The VIX. Fear and loathing stalked the market on Friday as amply illustrated here, with the VIX in full "Fear Factor" mode. (Annotated chart courtesy of ETF Digest.)
The VIX. Fear and loathing stalked the market on Friday as amply illustrated here, with the VIX in full “Fear Factor” mode. (Annotated chart courtesy of ETF Digest.)

Both these directional tools are rendered more effective by the volume of trading on any given day. The theory here is simple. If trading is light, no matter how convincing the move may be in the over all stock market, that move may not have much investor conviction behind it.

Contrariwise, if a large amount of trading volume is supporting a directional move, even if it’s a small one, that large amount of volume make the move significantly more convincing.

As you can see on both charts above, the Thursday-Friday collapse in stocks was directionally massive and also backed up by overwhelming volume in a summer that’s generally seen incredibly light trading volume and patterns.

This means that that the current Wall Street smackdown is not an anomaly, and must be taken very seriously.

As for our portfolios, we confess to being caught a bit over-invested, playing the contrarian game as we usually do. We paid a price for it.

Given the market’s currently very oversold condition, both the NYMO and the VIX indicators give us a hint that we’ll at least get a good, perhaps even healthy dead cat bounce here, maybe a bit more. But given Friday’s rout, we may not get this relief rally until Tuesday.

However, the damage to the bull case has now been done. Any rally here should be used as an excuse to get out of more volatile investments, particularly oils and perhaps banks as well. A big down move such as the one we’ve just experienced, means that, barring some miraculous interventions by Beijing or China today or Monday, markets will resume their downward momentum some time next week, perhaps earlier rather than later.

If we see that things are looking really bad, we may put on some short positions, one of which we’d unfortunately taken off earlier last week. Our general favorite ETF for this strategy is SDS, the double-short S&P 500 ETF that will make us money when the market rockets down.

Do note, however, that leveraged ETFs like this one should only be traded if you sit at your own trading computer each day like the Prudent Man does, or if you work with a full-service broker you trust who will alert you ASAP if the trade should turn against you.

Otherwise, we think it’s time for little guys to mostly withdraw from this market until some kind of All Clear is sounded or until the selling just exhausts itself, which is usually easy to spot, as volume dries up to just a trickle.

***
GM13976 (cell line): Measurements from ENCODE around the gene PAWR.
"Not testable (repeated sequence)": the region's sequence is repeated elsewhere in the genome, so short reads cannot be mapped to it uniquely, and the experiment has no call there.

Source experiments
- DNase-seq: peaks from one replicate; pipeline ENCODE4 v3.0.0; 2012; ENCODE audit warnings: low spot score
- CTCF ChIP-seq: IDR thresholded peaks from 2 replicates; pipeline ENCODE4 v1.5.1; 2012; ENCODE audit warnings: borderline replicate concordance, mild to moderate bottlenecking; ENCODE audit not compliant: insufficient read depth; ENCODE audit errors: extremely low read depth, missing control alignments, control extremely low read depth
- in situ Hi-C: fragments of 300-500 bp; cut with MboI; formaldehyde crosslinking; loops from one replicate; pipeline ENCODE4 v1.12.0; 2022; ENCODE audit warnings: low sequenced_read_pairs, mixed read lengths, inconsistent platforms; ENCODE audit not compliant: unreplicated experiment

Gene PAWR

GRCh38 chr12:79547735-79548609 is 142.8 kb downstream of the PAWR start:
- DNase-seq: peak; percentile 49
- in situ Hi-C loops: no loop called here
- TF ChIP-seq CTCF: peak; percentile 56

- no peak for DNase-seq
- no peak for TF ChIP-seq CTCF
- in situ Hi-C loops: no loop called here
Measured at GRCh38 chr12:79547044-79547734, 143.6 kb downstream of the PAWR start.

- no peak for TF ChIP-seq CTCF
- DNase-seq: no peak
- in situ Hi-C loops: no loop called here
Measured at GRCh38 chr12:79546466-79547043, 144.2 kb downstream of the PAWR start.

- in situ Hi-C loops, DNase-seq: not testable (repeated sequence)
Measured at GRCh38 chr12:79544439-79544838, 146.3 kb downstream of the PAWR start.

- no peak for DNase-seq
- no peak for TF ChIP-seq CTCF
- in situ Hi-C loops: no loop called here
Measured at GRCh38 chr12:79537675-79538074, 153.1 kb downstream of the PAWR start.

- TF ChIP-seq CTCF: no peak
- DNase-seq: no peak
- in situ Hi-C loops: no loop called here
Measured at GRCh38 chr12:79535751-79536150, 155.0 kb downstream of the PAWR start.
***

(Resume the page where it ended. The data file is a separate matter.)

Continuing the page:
We will continue to hold our REITs, a couple of utilities, and our preferred stocks and bond funds and ETFs, however. Everything is going to suffer damage, but these should absorb only minimal hits. The ones we hold have higher than average yields, and direct excellent cash flows to sustain those yields. In this environment, we’re not going to completely sacrifice income to get out of the market entirely and tuck our money in our mattress.

But to be honest, during Friday’s bloodbath, we sure thought about doing just that.

We’ll be back tomorrow, and hopefully not in full triage mode. Stay tuned, and don’t miss the next thrilling episode.


**Note: All charts in this section were borrowed from Friday’s free edition of “Dave’s Daily.” This is a generally daily feature of Dave Fry’s ETF Digest, an online publication to which the Prudent Man subscribes. We don’t advertise here. But that said, Dave offers an additional more action-oriented and extraordinarily useful service for ETF traders that’s understandably behind a pay wall. To link to the free part of ETF Digest, click here. Should you wish to access Dave’s trading service, which consists of three specific portfolios and a considerable selection of helpful articles, follow the links at the site to set up a subscription.

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Terry Ponick
Biographical Note: Dateline Award-winning music and theater critic for The Connection Newspapers and the Reston-Fairfax Times, Terry was the music critic for the Washington Times print edition (1994-2010) and online Communities (2010-2014). Since 2014, he has been the Business and Entertainment Editor for Communities Digital News (CDN). A former stockbroker and a writer and editor with many interests, he served as editor under contract from the White House Office of Science and Technology Policy (OSTP) and continues to write on science and business topics. He is a graduate of Georgetown University (BA, MA) and the University of South Carolina where he was awarded a Ph.D. in English and American Literature and co-founded one of the earliest Writing Labs in the country. Twitter: @terryp17